The thinking is that China will rescue Europe. Optimists are doubling down on another burst of global growth, clinched by the capitulation of the US Federal Reserve. It will be a repeat of the post-2016 recovery cycle.
Personally, I don’t believe this happy narrative. But what I do respect after observing late-cycle psychology over four decades – and having turned bearish too early during the dotcom boom – is that investors latch onto good news with alacrity during the final phase of a long expansion. A filtering bias creeps in.
So sticking my neck out, let me hazard that heady optimism will lead to a rally on asset markets until the economic damage below the waterline becomes clear.
Let us concede that Beijing has opened its fiscal floodgates to some degree over recent weeks. Broad credit grew by $US430 billion ($601 billion) in March alone. Business tax cuts were another $US300 billion. Bond issuance by local governments was pulled forward for extra impact. But once you strip out the offsets, it is far from clear that the picture for 2019 has changed.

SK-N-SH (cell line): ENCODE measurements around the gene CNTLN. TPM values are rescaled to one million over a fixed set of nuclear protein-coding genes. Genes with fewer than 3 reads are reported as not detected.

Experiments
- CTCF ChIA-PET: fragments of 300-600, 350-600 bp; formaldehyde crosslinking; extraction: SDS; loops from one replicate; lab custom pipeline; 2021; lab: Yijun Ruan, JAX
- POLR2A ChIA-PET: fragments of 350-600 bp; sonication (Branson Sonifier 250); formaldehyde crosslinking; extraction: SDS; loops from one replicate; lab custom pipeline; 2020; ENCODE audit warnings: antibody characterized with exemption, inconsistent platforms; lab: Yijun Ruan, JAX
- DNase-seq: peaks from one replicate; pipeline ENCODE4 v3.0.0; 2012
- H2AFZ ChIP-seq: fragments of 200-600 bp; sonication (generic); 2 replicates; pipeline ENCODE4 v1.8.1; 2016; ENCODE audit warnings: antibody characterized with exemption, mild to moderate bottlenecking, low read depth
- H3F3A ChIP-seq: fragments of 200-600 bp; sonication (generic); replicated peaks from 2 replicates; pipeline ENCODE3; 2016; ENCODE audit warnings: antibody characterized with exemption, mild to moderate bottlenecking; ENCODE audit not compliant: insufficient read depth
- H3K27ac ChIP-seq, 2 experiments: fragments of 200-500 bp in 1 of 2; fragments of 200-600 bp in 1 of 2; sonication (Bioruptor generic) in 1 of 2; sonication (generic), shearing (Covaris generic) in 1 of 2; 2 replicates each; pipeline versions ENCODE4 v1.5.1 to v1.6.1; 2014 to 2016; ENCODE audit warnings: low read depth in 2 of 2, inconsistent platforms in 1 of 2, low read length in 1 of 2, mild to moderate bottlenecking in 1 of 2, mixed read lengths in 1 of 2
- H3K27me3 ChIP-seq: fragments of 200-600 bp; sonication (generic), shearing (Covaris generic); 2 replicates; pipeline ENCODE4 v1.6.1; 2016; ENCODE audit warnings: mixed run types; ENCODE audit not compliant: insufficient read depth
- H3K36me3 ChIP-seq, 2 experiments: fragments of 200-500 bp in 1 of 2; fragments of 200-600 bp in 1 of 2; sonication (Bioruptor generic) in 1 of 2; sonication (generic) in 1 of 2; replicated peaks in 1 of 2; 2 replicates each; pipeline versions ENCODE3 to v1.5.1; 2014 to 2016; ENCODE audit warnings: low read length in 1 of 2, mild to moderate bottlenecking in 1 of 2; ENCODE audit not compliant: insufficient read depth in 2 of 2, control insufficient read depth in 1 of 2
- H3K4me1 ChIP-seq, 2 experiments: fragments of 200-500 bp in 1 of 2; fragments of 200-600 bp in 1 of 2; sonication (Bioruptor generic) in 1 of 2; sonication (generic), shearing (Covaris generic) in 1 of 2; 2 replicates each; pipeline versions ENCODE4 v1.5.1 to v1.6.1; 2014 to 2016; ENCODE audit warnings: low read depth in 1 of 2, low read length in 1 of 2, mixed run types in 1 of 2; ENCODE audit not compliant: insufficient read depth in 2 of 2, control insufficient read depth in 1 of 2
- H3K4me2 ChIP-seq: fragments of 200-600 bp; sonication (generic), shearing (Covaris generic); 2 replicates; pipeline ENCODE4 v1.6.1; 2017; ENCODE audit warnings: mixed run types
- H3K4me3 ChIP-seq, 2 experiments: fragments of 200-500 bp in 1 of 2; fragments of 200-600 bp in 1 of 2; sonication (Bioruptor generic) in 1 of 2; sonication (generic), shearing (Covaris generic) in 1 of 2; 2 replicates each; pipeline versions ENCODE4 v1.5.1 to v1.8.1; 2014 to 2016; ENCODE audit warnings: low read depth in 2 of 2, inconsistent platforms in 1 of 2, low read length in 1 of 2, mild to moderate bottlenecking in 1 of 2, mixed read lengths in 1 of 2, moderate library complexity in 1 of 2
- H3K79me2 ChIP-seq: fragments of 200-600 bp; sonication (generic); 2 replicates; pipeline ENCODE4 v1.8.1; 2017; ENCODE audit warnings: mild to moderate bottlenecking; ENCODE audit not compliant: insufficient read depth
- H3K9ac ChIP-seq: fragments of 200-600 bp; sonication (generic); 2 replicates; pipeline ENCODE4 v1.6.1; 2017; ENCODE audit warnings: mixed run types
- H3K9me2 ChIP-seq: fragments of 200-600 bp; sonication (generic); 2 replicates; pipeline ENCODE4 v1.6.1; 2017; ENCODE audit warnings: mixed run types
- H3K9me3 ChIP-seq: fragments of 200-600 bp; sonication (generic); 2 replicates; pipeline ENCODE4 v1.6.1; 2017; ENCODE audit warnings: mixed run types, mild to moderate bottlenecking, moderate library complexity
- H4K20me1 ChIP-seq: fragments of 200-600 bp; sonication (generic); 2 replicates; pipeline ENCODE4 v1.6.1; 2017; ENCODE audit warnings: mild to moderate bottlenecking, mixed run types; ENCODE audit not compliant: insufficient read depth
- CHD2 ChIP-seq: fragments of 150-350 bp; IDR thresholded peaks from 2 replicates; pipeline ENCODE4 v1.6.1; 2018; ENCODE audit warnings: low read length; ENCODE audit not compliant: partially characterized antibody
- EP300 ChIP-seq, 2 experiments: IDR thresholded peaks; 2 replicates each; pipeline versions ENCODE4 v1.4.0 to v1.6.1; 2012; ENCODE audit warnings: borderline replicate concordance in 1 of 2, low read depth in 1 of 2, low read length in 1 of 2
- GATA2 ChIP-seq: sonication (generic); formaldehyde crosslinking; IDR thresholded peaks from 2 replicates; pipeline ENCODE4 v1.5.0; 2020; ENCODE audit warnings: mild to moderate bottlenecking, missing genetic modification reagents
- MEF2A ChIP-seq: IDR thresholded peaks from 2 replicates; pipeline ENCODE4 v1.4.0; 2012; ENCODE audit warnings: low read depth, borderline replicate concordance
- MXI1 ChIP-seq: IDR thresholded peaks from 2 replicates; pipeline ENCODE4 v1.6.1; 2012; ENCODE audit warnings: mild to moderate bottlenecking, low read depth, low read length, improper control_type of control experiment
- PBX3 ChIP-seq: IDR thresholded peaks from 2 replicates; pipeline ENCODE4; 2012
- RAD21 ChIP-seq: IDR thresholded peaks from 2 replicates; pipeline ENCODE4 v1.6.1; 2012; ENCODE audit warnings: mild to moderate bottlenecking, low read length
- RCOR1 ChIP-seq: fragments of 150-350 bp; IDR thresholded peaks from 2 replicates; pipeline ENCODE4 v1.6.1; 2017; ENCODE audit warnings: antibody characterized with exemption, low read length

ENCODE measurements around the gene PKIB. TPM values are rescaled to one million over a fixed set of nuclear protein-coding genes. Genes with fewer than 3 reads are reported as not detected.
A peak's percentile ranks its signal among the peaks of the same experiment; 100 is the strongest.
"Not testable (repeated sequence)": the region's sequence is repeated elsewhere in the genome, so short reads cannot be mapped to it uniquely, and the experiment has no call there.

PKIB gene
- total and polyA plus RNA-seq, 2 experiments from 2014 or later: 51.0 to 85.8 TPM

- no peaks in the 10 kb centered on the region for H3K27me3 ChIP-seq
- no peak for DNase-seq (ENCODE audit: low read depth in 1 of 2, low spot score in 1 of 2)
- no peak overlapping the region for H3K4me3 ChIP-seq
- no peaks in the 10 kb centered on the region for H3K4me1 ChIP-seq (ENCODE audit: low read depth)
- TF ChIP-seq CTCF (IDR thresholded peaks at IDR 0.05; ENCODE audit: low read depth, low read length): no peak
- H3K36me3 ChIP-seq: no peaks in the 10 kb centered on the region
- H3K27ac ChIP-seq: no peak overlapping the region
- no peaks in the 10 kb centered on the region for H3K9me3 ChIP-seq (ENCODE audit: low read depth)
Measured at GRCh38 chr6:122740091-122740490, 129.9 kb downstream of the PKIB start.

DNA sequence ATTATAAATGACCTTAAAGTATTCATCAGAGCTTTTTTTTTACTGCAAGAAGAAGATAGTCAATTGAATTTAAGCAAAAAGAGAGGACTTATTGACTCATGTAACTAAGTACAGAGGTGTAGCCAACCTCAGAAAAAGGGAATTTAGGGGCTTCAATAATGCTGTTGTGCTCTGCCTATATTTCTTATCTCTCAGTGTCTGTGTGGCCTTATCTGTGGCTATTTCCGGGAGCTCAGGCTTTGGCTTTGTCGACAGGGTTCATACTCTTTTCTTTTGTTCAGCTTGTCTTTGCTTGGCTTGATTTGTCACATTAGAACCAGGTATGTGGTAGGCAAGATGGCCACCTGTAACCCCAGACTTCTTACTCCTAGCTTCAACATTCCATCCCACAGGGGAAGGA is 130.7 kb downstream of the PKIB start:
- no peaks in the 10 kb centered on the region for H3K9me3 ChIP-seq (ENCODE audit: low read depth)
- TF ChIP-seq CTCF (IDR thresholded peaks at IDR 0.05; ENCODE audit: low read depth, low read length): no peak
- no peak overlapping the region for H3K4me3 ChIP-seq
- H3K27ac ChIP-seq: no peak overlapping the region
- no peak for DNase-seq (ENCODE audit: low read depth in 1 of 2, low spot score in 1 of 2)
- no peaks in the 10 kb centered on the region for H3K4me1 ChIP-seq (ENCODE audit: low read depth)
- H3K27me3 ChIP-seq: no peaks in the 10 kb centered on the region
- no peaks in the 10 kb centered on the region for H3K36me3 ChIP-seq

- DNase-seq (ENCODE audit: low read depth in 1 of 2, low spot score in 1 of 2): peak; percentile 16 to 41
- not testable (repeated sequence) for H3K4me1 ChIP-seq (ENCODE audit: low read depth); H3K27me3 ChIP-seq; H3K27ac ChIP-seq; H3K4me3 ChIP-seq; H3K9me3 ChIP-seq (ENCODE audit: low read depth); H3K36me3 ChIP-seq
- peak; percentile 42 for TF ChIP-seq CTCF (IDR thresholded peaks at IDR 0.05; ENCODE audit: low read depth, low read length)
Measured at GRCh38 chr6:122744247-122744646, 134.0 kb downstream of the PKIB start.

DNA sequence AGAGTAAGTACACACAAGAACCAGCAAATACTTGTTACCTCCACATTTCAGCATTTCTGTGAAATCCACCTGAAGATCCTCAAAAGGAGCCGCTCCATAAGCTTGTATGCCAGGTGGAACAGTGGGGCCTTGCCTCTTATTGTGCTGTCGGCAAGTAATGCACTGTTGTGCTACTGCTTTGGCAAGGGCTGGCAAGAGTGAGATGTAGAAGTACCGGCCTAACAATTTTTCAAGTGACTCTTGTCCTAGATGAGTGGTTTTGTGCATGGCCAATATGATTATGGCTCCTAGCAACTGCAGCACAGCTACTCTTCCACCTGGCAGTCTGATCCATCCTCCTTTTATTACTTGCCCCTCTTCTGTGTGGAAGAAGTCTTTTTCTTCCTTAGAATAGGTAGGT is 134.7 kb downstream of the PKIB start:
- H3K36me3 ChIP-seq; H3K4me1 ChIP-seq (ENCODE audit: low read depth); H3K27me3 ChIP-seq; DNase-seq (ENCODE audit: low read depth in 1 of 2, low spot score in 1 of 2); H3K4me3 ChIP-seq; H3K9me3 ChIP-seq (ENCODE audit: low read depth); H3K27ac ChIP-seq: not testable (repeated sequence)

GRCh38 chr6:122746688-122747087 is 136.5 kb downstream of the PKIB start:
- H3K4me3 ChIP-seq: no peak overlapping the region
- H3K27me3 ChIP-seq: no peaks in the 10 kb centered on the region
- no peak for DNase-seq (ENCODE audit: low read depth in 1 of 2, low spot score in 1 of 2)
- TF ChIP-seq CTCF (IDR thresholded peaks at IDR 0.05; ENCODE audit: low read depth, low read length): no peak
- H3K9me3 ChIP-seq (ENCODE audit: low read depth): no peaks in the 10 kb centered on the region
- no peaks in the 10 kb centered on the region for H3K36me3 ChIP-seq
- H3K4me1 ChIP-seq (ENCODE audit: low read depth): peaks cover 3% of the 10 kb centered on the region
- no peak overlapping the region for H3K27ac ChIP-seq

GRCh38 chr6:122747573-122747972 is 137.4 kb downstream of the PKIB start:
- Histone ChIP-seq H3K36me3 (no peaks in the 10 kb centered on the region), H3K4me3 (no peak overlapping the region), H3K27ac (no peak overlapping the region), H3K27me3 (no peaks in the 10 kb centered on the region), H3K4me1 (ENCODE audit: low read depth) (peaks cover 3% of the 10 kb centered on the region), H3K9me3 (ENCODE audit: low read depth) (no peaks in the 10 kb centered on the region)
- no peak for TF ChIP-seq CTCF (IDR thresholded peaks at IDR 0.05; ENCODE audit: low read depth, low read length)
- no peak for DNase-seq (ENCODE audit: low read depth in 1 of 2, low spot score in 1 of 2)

Nor is it clear what can be achieved with more credit. The IMF said in its Fiscal Monitor that the country now needs 4.1 yuan of extra credit to generate one yuan of GDP growth, compared to 3.5 in 2015, and 2.5 in 2009. The “credit intensity ratio” has worsened dramatically.
I stick to my view that the US will slump to stall speed before China recovers. Europe is on the thinnest of ice. It has a broken banking system. It is chronically incapable of generating its own internal growth or taking meaningful measures in self-defence.
Momentum has fizzled out in all three blocs of the international system. We are entering the window of maximum vulnerability.
Lots of good data here – something notably lacking in most reporting on China’s “miracle.”
But the best — and scariest — single stat is the dramatic decline in the marginal productivity of debt. China, like the US, is getting progressively less bang for each newly-borrowed buck. There’s a point at which new borrowing doesn’t just product less wealth but actually destroys it. The US and China are heading that way fast, while Europe might be there already.
As Evans-Pritchard, notes, the result is “maximum vulnerability.”